Karatsu Ware Yumino Kiln Sake Bottle (Tokkuri) | Japan 18C


A sake bottle (Tokkuri or Kayoi-tokkuri)  of Karatsu ware that is reminiscent of the Korean Gyeryongsan ware. It must have been fired in the Yumino kiln, which is categorized as Ko-Takeo (a type of Karatsu ware). The abstracted Yagomon(a design of the family name) is inventively drawn in a large size by iron glaze on engobe, that makes this bottle different from ordinal Kayoi-tokkuri (liquor shop owned lending sake bottle) which is mostly artless.

The Yumino kiln, which opened in the early Edo period, has a seemingly rustic taste, but features a multi-layered design that incorporates the Chinese Sancai technique and the coarse white porcelain of the Joseon Dynasty. And they made various daily items such as sake bottles, large jars, dishes and so on. This sake bottle was presumed to have been made in the middle of the Edo period (1681-1780), also a revival of the design of Buncheong ware, which disappeared in the early 16th century, for instance, white slip technique, iron glaze paintings and brush strokes pattern. By those characteristics, the Yumino kiln has its uniqueness and it is different genealogy from other Karatsu ware kilns.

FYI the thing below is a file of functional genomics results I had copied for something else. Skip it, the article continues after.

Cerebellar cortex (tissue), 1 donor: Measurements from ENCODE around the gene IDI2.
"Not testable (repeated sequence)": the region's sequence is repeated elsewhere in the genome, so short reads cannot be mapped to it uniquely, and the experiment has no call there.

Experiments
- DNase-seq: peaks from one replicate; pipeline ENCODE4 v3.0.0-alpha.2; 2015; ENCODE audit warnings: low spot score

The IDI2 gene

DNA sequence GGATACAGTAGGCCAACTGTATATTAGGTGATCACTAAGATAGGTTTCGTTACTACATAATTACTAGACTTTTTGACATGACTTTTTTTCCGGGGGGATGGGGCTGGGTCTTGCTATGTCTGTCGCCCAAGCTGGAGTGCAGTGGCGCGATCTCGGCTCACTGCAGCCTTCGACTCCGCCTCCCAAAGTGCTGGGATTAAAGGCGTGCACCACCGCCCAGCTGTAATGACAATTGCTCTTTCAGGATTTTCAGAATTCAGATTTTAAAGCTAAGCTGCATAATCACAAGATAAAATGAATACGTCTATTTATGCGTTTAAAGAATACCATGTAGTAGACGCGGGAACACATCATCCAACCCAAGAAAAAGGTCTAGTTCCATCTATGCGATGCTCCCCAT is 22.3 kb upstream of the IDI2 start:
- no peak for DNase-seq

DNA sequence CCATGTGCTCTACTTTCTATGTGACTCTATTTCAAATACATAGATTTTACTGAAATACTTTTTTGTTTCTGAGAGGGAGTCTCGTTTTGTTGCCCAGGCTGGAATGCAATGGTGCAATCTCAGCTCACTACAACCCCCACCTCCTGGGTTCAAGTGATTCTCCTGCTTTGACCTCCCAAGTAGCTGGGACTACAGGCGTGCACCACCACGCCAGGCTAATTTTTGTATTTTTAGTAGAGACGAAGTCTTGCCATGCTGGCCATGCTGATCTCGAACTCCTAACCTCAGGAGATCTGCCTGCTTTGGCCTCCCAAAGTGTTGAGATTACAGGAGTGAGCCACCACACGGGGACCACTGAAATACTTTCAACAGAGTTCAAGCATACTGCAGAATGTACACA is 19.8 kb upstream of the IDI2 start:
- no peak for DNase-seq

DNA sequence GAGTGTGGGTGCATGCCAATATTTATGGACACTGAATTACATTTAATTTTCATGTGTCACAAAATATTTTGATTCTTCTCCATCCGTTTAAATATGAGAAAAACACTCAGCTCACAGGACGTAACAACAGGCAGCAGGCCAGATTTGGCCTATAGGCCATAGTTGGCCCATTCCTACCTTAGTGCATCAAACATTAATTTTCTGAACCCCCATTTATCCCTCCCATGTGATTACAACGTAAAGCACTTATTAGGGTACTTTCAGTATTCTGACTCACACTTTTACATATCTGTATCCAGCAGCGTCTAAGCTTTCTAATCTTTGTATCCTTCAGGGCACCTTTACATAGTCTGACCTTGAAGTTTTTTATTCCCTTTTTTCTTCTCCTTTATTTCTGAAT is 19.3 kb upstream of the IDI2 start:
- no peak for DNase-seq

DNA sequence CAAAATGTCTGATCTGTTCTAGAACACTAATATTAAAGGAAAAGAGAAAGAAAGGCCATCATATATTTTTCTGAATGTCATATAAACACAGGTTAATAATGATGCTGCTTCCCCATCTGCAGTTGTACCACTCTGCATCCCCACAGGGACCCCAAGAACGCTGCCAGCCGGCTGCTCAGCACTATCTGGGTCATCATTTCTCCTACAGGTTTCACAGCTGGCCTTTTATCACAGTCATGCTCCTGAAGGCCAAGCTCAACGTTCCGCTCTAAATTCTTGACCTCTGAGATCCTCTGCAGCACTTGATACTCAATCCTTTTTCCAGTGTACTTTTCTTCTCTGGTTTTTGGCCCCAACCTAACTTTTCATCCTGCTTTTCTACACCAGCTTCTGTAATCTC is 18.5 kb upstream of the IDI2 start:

Although there are some small defects arising during the kiln process and peeling of glazes, there are no notable damage. Yumino type is often severely deteriorated, but it is in very good condition.

W13cm × H21cm
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